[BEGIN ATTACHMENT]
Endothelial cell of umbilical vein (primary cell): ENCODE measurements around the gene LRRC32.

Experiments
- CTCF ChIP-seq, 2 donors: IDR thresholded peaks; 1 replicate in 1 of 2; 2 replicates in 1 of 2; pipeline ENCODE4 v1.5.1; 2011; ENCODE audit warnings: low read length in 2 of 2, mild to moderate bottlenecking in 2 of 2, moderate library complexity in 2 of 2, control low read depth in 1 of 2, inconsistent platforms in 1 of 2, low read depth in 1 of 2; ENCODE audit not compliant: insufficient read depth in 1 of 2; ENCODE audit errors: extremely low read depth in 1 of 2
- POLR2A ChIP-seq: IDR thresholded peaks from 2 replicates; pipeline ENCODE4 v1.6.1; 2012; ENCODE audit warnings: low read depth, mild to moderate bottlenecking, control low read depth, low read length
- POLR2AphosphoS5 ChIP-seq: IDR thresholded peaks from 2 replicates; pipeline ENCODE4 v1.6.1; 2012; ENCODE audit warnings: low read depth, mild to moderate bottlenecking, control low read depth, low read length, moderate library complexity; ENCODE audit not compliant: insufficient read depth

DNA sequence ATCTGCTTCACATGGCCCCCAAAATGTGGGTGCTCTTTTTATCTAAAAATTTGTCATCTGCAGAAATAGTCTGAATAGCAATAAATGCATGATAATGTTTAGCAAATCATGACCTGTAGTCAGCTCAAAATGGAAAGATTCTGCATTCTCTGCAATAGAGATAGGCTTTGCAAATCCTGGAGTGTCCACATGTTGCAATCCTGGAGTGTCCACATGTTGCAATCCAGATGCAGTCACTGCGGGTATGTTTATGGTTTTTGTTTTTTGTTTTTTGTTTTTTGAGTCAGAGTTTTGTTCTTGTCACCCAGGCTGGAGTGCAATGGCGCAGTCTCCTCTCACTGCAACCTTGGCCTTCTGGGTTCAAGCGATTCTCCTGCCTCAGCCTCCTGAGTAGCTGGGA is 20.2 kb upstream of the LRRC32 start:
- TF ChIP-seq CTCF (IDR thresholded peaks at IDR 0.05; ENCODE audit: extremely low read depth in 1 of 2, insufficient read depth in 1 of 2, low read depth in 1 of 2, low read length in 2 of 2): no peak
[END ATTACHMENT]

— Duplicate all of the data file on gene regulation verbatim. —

Endothelial cell of umbilical vein (primary cell): ENCODE measurements around the gene LRRC32.

Experiments
- CTCF ChIP-seq, 2 donors: IDR thresholded peaks; 1 replicate in 1 of 2; 2 replicates in 1 of 2; pipeline ENCODE4 v1.5.1; 2011; ENCODE audit warnings: low read length in 2 of 2, mild to moderate bottlenecking in 2 of 2, moderate library complexity in 2 of 2, control low read depth in 1 of 2, inconsistent platforms in 1 of 2, low read depth in 1 of 2; ENCODE audit not compliant: insufficient read depth in 1 of 2; ENCODE audit errors: extremely low read depth in 1 of 2
- POLR2A ChIP-seq: IDR thresholded peaks from 2 replicates; pipeline ENCODE4 v1.6.1; 2012; ENCODE audit warnings: low read depth, mild to moderate bottlenecking, control low read depth, low read length
- POLR2AphosphoS5 ChIP-seq: IDR thresholded peaks from 2 replicates; pipeline ENCODE4 v1.6.1; 2012; ENCODE audit warnings: low read depth, mild to moderate bottlenecking, control low read depth, low read length, moderate library complexity; ENCODE audit not compliant: insufficient read depth

DNA sequence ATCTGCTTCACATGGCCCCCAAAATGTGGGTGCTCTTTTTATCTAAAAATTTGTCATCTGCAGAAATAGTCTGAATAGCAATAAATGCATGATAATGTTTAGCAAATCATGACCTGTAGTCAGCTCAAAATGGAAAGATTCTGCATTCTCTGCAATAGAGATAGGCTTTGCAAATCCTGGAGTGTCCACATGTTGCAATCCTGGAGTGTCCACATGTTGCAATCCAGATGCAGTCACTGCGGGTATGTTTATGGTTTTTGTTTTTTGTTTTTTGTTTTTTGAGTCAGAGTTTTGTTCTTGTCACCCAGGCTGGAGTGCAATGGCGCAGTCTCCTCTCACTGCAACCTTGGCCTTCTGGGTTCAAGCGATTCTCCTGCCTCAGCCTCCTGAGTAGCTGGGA is 20.2 kb upstream of the LRRC32 start:
- TF ChIP-seq CTCF (IDR thresholded peaks at IDR 0.05; ENCODE audit: extremely low read depth in 1 of 2, insufficient read depth in 1 of 2, low read depth in 1 of 2, low read length in 2 of 2): no peak